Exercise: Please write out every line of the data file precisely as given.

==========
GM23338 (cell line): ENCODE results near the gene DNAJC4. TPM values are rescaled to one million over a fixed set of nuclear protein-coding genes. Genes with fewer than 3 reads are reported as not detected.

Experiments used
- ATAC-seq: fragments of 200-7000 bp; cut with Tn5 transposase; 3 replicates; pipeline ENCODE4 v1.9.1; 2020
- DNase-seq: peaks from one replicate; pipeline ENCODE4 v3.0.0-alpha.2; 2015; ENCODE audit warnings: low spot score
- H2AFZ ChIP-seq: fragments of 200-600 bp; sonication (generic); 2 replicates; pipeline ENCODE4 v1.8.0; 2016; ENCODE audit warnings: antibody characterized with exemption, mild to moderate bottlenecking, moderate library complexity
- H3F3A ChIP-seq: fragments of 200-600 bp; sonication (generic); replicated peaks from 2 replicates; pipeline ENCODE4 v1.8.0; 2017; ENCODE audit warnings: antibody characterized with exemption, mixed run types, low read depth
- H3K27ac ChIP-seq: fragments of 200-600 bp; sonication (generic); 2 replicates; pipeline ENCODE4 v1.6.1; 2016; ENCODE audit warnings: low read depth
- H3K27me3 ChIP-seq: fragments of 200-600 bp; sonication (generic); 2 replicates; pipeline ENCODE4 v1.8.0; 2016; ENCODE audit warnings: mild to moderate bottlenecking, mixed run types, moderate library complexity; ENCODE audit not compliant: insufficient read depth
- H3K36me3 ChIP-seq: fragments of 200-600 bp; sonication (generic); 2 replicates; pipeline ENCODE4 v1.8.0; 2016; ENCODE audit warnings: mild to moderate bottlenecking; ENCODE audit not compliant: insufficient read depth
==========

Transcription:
GM23338 (cell line): ENCODE results near the gene DNAJC4. TPM values are rescaled to one million over a fixed set of nuclear protein-coding genes. Genes with fewer than 3 reads are reported as not detected.

Experiments used
- ATAC-seq: fragments of 200-7000 bp; cut with Tn5 transposase; 3 replicates; pipeline ENCODE4 v1.9.1; 2020
- DNase-seq: peaks from one replicate; pipeline ENCODE4 v3.0.0-alpha.2; 2015; ENCODE audit warnings: low spot score
- H2AFZ ChIP-seq: fragments of 200-600 bp; sonication (generic); 2 replicates; pipeline ENCODE4 v1.8.0; 2016; ENCODE audit warnings: antibody characterized with exemption, mild to moderate bottlenecking, moderate library complexity
- H3F3A ChIP-seq: fragments of 200-600 bp; sonication (generic); replicated peaks from 2 replicates; pipeline ENCODE4 v1.8.0; 2017; ENCODE audit warnings: antibody characterized with exemption, mixed run types, low read depth
- H3K27ac ChIP-seq: fragments of 200-600 bp; sonication (generic); 2 replicates; pipeline ENCODE4 v1.6.1; 2016; ENCODE audit warnings: low read depth
- H3K27me3 ChIP-seq: fragments of 200-600 bp; sonication (generic); 2 replicates; pipeline ENCODE4 v1.8.0; 2016; ENCODE audit warnings: mild to moderate bottlenecking, mixed run types, moderate library complexity; ENCODE audit not compliant: insufficient read depth
- H3K36me3 ChIP-seq: fragments of 200-600 bp; sonication (generic); 2 replicates; pipeline ENCODE4 v1.8.0; 2016; ENCODE audit warnings: mild to moderate bottlenecking; ENCODE audit not compliant: insufficient read depth